A question for the PIs: How involved do you get in your trainees' results?

In the wake of this post that touched on recently released documents detailing investigations into Beng├╝ Sezen's scientific misconduct, and that noted that a C & E News article described Sezen as a "master of deception", I had an interesting chat on the Twitters:

@UnstableIsotope (website) tweeted:

@geernst @docfreeride I scoff at the idea that Sezen was a master at deception. She lied a lot but plenty of opportunities to get caught.

@geernst (website) tweeted back:

@UnstableIsotope Maybe evasion is a more accurate word.


@geernst I'd agree she was a master of evasion. But she was caught be other group members but sounds like advisor didn't want to believe it.

@docfreeride (that's me!):

@UnstableIsotope @geernst Possible that she was master of deception only in environment where people didn't guard against being deceived?


@docfreeride @geernst I agree ppl didn't expect deception, my read suggests she was caught by group members but protected by advisor.


@docfreeride @geernst The advisor certainly didn't expect deception and didn't encourage but didn't want to believe evidence


@UnstableIsotope @geernst Not wanting to believe the evidence strikes me as a bad fit with "being a scientist".


@docfreeride @geernst Yes, but it is human. Not wanting to believe your amazing results are not amazing seems like a normal response to me.


@docfreeride @UnstableIsotope I agree. Difficult to separate scientific objectivity from personal feelings in those circumstances.


@geernst @UnstableIsotope But isn't this exactly the argument for not taking scrutiny of your results, data, methods personally?


@docfreeride @geernst Definitely YES. I look forward to people repeating my experiments. I'm nervous if I have the only result.


@docfreeride @UnstableIsotope Couldn't agree more.

This conversation prompted a question I'd like to ask the PIs. (Trainees: I'm going to pose the complementary question to you in the very next post!)

In your capacity as PI, your scientific credibility (and likely your name) is tied to all the results that come out of your research group -- whether they are experimental measurements, analyses of measurements, modeling results, or whatever else it is that scientists of your stripe regard as results. What do you do to ensure that the results generated by your trainees are reliable?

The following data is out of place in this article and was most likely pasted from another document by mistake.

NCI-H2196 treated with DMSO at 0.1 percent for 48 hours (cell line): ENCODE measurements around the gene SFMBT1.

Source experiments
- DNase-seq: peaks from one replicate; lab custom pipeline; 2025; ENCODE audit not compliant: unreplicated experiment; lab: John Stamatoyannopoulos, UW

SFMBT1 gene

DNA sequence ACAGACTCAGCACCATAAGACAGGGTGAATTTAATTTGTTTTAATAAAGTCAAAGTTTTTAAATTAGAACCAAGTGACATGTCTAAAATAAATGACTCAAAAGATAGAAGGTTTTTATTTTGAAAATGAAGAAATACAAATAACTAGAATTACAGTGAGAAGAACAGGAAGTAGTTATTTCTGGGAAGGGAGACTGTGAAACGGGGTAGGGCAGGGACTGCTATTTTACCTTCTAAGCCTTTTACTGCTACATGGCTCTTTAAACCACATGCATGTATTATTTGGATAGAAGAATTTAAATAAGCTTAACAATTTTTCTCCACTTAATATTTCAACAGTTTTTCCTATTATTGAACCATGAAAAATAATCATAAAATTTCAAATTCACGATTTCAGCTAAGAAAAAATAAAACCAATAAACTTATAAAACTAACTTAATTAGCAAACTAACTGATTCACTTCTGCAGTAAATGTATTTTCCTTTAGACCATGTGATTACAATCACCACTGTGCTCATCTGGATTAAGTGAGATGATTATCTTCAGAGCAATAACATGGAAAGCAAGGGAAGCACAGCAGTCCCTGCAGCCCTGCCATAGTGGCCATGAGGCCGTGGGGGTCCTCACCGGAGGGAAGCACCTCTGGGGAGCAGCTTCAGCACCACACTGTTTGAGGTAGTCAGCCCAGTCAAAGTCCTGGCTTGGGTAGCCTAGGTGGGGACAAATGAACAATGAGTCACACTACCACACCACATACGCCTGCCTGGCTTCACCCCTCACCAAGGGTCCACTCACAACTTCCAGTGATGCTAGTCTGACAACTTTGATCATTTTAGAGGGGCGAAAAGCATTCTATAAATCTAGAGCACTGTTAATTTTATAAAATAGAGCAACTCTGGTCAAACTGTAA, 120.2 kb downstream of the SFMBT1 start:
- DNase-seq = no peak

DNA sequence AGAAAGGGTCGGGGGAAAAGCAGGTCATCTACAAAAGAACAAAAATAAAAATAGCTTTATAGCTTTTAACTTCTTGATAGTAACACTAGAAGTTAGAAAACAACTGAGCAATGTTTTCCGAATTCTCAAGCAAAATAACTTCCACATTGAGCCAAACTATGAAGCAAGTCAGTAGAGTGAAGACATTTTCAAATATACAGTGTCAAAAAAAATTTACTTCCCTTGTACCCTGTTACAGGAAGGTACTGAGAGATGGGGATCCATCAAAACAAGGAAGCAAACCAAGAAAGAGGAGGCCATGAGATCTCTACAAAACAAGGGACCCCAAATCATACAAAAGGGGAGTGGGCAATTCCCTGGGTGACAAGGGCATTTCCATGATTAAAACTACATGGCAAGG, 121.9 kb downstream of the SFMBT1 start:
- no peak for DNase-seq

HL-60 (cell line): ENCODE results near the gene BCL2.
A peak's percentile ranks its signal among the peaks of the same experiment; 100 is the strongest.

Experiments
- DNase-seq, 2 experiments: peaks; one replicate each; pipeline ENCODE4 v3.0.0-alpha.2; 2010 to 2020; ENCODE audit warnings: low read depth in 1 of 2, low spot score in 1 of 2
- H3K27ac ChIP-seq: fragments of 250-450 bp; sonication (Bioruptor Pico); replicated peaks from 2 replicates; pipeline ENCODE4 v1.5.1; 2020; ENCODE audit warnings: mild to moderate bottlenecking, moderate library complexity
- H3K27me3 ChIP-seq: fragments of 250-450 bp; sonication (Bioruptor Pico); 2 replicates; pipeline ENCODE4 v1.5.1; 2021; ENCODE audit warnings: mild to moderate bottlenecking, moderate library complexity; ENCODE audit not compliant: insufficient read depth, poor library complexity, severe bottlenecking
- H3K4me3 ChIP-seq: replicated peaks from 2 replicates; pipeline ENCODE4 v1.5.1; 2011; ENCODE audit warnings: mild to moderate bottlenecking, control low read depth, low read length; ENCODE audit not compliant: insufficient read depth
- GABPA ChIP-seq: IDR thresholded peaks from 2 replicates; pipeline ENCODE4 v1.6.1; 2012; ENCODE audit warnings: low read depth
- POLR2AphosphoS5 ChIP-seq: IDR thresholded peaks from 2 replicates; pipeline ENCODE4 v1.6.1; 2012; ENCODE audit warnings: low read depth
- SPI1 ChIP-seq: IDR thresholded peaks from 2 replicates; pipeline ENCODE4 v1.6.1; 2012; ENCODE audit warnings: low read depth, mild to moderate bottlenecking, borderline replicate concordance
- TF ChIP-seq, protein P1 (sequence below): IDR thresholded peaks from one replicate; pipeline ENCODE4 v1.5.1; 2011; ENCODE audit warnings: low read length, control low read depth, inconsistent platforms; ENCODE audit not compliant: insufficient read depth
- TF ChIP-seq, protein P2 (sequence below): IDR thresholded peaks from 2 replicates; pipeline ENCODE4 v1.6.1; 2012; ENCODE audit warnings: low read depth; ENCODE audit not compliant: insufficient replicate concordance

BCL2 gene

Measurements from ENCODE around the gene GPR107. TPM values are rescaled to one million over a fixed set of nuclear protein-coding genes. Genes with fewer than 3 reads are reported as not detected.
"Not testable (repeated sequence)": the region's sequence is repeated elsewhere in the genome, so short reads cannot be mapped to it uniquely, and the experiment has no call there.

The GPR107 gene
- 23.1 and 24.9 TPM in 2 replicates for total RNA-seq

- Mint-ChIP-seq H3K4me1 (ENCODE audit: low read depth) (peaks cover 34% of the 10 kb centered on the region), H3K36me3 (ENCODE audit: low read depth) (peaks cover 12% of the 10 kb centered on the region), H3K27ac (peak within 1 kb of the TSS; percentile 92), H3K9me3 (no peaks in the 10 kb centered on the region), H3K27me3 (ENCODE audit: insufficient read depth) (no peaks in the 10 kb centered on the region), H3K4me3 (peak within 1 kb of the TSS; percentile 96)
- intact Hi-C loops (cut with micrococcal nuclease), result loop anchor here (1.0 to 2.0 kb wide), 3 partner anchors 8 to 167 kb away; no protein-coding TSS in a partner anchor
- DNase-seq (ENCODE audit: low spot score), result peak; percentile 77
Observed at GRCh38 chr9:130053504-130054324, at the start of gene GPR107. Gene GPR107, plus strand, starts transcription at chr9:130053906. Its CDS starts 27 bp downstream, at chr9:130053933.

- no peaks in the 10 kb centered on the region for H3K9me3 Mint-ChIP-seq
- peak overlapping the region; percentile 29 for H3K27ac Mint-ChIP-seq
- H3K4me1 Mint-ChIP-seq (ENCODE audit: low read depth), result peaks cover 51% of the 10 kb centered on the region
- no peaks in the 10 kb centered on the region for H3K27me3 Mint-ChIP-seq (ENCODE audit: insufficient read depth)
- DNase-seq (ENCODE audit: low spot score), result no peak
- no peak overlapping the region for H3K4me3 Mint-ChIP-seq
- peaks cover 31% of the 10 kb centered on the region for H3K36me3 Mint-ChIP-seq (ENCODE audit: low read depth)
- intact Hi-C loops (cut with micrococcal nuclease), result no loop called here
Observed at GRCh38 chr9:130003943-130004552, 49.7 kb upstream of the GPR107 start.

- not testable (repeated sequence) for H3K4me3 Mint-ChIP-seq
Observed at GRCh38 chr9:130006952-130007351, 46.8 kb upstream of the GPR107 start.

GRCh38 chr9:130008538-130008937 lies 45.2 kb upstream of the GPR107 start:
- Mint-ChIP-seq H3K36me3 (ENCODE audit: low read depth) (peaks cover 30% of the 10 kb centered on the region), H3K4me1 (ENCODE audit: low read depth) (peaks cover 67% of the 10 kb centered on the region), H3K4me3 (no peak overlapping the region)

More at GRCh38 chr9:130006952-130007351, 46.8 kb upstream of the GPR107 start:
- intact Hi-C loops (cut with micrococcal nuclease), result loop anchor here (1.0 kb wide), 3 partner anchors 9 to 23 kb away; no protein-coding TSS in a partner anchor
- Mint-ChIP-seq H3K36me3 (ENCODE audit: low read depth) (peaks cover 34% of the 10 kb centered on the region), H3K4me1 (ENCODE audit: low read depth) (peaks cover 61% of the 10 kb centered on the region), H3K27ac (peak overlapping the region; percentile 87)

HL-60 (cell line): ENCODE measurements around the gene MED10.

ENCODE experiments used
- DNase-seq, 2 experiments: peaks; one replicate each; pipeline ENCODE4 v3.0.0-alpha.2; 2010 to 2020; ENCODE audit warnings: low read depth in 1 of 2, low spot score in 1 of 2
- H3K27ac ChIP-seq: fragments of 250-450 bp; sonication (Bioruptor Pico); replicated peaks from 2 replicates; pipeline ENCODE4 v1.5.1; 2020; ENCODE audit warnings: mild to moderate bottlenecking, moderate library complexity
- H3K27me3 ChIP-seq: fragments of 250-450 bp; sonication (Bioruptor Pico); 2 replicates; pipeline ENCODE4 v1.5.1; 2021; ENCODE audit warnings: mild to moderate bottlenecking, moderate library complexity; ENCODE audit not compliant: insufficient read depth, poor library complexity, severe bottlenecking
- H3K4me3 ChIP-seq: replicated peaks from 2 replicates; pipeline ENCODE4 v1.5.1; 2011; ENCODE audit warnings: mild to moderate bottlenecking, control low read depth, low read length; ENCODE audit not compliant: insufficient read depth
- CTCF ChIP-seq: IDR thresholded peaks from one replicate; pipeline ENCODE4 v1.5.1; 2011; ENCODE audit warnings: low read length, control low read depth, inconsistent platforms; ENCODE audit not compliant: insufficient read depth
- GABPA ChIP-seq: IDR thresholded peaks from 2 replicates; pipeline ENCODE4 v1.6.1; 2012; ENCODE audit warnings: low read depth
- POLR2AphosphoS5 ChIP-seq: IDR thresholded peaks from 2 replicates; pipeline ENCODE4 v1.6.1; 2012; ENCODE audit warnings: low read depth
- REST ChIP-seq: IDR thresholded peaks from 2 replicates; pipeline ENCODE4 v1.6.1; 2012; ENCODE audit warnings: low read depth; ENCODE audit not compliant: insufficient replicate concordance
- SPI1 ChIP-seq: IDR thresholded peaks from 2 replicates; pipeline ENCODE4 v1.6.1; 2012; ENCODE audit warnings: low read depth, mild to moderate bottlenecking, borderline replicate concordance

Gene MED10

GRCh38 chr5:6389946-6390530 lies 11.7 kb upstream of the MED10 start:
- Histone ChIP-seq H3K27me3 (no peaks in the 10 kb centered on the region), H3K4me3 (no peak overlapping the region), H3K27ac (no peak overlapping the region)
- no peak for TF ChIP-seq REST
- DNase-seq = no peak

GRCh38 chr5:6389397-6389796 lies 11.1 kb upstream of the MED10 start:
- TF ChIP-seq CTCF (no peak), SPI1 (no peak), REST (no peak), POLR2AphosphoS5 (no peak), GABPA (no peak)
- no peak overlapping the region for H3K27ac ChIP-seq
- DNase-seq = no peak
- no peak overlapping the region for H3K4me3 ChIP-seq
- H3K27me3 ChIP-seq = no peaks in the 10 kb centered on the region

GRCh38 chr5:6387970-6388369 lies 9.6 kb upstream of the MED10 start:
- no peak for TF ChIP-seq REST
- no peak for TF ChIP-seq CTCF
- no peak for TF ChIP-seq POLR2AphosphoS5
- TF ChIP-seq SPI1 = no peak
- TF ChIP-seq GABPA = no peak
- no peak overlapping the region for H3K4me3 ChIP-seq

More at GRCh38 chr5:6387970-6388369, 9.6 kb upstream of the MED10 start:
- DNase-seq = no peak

Now, it may be the case that what you see as the appropriate level of involvement/quality control/"let me get up in your grill while you repeat that measurement for me" would still not have been enough to deter -- or to detect -- a brazen liar. If you want to talk about that in the comments, feel free.

Commenting note: You may feel more comfortable commenting with a pseudonym for this particular discussion, and that's completely fine with me. However, please pick a unique 'nym and keep it for the duration of this discussion, so we're not in the position of trying to sort out which "Anonymous" is which. Also, if you're a regular commenter who wants to go pseudonymous for this discussion, you'll probably want to enter something other than your regular email address in the commenting form -- otherwise, your Gravatar may give your other identity away!

3 responses so far

  • Published non-reproducible results affect the entire lab, especially those whose names are on the paper. It is not just the PI who suffers. The peer review process should begin in the lab, and a good PI will foster the kind of environment where everyone (including undergrads) is encouraged to ask questions and point out inconsistencies.

    In my last lab we had weekly meetings, with progress reports and group trouble-shooting sessions. In this kind of environment only a very clever and determined individual could fake results and get away with it. Openness is the key. No one likes to be suspected of incompetence or fraud, but if framed right most of us appreciate the safety checks peer support can offer.

  • KJHaxton says:

    For chemical characterisation data no work will be published unless I have copies of the original electronic files generated by the instrument in question with dates that align with laboratory notebook records. This has to be good archival practice if nothing else. Other types of data are harder such as drug release studies - while I can have copies of the analytical data, I have to verify the means by which the samples were taken by looking at the students protocols and querying anything that seems odd. If results do not withstand my scrutiny they will not be published.
    This sounds quite harsh when written out but I'd look at the original data during manuscript preparation to verify that there were no careless errors made during interpretation or typing out. Protocols are usually best when someone else casts an eye over them to check for appropriate controls. It doesn't take as much effort as it sounds.

  • [...] This question follows on the heels of my recent discussion of the Beng├╝ Sezen misconduct investigations, plus a conversation via Twitter that I recapped in the last post. [...]